British the fattest people in Europe

If new figures released by the British Government are to be believed, the British are now the fattest men and women in Europe.

It appears that being overweight or obese is now the 'norm' in the UK and the figures reveal that two-thirds of men and almost 60% of women are overweight to the extent that their health is suffering.

The British population is now heavier than both Slovakia and Greece and if current trends are any indication the next generation will hang on to the title, as nearly a third of boys and girls aged under 11, will be overweight or obese by 2010.

The town of Boston in Lincolnshire has the highest number of people with obesity in England.

The figures from the Organisation for Economic Co-operation and Development (OECD), compared the UK with 21 other European countries, and are part of a government health profile which details the state of the nation's health, what has been achieved, and targets for the future.

According to the public health minister, Caroline Flint, Britain leads Europe in the obesity stakes for a combination of reasons, some of which were cultural and associated with shopping and family habits and some due to what is eaten and physical activity.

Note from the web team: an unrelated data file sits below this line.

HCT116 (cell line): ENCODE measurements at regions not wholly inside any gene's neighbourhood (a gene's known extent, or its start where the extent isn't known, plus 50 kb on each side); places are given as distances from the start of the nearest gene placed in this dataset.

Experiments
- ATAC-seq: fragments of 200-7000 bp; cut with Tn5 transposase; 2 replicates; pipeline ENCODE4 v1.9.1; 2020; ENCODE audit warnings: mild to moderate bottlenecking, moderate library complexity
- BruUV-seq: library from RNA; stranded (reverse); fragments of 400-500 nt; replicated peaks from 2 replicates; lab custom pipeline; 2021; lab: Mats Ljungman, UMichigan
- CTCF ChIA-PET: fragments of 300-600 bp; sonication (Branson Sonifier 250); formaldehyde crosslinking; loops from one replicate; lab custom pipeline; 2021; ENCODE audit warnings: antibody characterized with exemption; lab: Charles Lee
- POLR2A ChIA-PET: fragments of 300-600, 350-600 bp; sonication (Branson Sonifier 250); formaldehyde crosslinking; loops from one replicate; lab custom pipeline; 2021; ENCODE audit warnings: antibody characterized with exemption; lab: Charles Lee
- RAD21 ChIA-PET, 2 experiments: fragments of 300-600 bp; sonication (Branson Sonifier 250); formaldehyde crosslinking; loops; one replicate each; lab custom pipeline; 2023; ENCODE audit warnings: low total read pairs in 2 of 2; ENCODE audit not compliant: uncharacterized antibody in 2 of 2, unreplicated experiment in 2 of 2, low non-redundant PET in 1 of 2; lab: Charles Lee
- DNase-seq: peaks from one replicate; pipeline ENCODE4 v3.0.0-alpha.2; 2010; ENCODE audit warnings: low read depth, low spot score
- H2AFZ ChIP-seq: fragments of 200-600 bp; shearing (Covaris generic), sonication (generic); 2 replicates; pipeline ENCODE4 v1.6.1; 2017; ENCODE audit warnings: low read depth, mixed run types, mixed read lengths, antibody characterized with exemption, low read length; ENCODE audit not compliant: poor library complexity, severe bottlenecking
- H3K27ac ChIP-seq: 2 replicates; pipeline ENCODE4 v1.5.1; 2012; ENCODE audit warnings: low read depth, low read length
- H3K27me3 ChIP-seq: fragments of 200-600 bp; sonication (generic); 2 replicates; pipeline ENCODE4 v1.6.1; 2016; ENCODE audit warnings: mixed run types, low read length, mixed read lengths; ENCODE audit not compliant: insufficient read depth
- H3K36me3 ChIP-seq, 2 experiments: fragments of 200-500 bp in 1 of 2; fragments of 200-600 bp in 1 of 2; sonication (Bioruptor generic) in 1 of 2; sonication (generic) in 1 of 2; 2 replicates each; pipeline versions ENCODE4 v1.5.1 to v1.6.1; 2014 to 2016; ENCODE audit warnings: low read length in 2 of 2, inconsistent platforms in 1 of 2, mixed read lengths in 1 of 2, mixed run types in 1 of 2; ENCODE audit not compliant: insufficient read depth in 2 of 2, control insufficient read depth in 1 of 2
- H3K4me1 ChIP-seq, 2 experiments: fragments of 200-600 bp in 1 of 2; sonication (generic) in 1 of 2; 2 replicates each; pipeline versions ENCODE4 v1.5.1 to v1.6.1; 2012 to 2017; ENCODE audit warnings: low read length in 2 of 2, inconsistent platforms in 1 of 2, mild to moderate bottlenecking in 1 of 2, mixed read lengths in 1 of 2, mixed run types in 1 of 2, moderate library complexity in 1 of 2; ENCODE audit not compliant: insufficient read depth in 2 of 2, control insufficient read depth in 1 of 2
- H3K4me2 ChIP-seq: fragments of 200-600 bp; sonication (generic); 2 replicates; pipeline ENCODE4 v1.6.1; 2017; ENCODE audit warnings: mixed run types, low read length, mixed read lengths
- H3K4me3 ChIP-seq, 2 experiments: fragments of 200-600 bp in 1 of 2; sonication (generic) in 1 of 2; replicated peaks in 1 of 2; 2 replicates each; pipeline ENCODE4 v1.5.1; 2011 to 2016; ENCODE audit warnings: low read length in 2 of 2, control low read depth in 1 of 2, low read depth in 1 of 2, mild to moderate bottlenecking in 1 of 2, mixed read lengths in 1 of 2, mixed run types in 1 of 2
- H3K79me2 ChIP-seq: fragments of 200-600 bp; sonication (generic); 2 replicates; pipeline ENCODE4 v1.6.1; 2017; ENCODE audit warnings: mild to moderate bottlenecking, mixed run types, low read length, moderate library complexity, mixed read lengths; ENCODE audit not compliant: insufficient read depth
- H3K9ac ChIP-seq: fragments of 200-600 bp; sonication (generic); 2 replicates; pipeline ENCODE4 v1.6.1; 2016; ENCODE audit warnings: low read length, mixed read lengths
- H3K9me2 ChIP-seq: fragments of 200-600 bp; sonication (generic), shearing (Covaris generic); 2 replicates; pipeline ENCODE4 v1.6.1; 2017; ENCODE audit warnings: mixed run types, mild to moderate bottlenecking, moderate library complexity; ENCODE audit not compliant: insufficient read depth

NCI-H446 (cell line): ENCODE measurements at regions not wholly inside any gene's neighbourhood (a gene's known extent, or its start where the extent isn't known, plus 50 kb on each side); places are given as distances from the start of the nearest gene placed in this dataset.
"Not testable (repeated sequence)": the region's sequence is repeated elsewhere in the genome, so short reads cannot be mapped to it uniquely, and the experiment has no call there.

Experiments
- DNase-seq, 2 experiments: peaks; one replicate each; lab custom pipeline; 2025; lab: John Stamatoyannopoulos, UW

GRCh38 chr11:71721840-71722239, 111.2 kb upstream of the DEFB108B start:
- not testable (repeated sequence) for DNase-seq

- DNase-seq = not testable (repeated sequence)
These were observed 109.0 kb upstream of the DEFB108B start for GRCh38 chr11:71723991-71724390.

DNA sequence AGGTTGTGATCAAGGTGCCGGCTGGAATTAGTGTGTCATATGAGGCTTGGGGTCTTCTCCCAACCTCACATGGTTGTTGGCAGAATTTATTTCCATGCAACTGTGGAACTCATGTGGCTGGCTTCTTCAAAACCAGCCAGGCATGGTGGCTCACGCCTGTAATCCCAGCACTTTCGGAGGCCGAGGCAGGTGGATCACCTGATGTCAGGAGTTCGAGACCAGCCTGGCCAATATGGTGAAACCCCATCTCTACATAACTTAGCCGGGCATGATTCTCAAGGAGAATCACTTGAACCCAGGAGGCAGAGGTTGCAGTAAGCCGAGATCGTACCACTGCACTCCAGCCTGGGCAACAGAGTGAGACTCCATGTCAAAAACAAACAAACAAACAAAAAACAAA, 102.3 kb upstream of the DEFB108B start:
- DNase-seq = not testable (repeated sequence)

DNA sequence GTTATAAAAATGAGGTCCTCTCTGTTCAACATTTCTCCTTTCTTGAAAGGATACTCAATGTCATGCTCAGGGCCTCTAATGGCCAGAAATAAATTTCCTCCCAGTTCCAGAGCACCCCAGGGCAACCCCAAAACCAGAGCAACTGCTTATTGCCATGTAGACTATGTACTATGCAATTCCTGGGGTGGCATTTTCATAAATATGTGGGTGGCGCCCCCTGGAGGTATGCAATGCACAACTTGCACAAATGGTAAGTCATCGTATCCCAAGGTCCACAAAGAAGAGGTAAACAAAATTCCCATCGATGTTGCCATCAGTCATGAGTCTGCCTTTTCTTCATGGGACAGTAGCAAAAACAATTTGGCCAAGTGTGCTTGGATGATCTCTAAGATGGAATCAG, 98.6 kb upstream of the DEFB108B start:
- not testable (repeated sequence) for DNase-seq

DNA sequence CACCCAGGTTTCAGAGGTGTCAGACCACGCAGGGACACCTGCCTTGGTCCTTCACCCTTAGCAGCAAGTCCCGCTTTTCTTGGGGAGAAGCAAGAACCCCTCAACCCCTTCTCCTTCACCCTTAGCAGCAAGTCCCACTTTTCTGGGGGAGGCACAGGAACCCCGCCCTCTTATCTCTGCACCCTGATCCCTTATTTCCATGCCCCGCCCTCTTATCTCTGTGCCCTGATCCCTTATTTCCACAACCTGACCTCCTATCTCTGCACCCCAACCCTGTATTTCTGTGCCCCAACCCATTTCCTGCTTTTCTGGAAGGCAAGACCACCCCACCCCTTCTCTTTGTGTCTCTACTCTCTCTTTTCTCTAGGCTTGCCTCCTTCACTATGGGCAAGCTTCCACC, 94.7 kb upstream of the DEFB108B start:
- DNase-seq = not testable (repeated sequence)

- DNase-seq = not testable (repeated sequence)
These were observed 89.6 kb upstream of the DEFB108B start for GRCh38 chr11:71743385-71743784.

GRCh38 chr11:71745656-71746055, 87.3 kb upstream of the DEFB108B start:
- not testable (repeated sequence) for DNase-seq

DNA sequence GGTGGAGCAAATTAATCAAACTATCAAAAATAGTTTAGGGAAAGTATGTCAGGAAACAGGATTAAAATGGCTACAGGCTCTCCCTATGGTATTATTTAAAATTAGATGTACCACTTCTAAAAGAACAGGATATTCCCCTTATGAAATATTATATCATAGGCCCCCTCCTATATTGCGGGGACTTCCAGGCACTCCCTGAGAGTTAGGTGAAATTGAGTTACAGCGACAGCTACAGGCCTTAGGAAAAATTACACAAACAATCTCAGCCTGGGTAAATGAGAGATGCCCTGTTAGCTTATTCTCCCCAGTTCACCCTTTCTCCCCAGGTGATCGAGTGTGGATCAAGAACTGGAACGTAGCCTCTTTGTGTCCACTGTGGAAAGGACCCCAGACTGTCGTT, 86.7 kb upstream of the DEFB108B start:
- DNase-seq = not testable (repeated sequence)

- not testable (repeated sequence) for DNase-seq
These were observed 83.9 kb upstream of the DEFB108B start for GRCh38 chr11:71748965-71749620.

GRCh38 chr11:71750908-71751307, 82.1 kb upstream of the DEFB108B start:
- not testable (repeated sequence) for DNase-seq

The government has set itself the target of halting the continuing rise in obesity among children under 11 by 2010, but does not set a similar target for adults.

Campaigns have been aimed at encouraging people to change their lifestyles and take responsibility for their health and Ms Flint says she does not feel it is her job to tell people what to do.

The government is instead looking at incentives, such as a voucher scheme offering money off fruit and vegetables which is being trialled in Cornwall, and more subliminal approaches.

A launch is planned for next spring on a "social marketing strategy" to tackle obesity, based on research into the most effective ways of targeting messages to particular groups.

The documents show that rising rates of diabetes resulting mainly from obesity increased by two-thirds in men and doubled in women, between 1994 and 2003.

The disease is debilitating, costly to treat, and complications can include blindness and limb amputation.

Levels of obesity in children aged two to 10 rose from 9.9% in 1995 to 14.3% in 2004.

In 2003, 22% of men and 23% of women were obese; this figure will rise to 33% of men and 28% of women by 2010 if nothing is done.

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